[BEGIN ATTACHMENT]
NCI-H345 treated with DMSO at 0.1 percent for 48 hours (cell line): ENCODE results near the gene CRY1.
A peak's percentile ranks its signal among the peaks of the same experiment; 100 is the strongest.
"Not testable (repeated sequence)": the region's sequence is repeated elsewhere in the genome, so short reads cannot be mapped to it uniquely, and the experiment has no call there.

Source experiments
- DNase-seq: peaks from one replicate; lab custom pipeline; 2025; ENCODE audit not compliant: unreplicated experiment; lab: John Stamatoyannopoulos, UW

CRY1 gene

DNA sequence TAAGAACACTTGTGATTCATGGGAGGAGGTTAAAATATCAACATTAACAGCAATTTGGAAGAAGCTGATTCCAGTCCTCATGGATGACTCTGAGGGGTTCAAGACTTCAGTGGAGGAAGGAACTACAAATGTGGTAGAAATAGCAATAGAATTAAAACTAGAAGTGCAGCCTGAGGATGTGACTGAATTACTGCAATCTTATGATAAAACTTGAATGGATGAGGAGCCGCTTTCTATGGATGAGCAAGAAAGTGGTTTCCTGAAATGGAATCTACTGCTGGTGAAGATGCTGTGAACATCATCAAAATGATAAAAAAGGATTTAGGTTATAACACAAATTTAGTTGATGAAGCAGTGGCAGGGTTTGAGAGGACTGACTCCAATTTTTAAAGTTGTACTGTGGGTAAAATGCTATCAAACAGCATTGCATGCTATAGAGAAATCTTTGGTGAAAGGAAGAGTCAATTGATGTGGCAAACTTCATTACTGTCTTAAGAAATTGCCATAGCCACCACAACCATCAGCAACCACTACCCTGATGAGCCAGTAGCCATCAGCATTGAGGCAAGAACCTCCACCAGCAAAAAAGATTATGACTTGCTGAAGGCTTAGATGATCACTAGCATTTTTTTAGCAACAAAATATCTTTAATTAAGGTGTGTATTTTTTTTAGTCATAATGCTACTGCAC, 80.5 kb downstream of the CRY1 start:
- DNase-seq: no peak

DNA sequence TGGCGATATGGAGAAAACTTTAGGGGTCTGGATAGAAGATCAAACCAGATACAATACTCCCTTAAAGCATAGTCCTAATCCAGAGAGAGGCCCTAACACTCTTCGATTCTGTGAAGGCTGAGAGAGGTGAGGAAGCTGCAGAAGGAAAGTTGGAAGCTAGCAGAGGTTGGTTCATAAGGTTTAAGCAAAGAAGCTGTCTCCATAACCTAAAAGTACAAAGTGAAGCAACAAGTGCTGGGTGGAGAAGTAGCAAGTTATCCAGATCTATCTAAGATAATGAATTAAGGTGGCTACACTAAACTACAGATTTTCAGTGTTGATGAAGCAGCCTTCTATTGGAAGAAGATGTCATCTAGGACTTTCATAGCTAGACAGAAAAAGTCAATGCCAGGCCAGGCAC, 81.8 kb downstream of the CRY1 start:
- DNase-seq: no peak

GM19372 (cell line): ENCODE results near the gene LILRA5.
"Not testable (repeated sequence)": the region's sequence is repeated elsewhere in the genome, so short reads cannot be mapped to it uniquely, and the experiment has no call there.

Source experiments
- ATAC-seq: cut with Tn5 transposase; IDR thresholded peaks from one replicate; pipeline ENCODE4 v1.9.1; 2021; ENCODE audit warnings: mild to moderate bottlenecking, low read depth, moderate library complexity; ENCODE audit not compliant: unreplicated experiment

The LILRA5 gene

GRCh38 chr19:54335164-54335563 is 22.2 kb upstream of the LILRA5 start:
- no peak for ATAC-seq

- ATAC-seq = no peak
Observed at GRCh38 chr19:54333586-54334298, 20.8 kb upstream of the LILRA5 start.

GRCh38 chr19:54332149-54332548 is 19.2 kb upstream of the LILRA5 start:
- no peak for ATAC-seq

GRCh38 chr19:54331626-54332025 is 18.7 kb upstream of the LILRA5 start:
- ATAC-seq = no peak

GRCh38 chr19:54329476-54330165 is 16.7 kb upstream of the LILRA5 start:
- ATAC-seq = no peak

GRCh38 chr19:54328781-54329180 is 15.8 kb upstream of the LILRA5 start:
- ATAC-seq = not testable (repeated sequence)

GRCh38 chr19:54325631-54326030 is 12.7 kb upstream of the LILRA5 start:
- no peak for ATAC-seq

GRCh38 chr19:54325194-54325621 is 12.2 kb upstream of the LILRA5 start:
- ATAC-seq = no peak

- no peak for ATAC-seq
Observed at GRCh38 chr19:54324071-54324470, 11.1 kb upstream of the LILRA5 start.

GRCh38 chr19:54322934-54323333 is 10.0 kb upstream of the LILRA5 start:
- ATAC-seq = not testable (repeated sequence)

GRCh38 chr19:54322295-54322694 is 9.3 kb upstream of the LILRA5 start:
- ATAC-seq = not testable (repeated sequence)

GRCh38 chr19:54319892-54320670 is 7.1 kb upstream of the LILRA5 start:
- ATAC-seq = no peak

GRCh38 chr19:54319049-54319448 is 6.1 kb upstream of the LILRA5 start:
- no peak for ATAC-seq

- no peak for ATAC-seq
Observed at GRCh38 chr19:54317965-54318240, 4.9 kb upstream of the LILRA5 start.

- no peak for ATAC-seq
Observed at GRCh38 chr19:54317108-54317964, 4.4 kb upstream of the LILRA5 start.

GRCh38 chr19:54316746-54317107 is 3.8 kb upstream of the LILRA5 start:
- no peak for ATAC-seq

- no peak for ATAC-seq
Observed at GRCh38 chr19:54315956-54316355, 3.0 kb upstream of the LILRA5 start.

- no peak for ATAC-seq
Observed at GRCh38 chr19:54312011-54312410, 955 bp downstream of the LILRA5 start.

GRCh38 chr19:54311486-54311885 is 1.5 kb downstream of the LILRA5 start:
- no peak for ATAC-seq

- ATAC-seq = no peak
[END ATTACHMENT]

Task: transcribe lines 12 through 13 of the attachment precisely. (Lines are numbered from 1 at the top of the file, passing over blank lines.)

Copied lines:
"Not testable (repeated sequence)": the region's sequence is repeated elsewhere in the genome, so short reads cannot be mapped to it uniquely, and the experiment has no call there.

Source experiments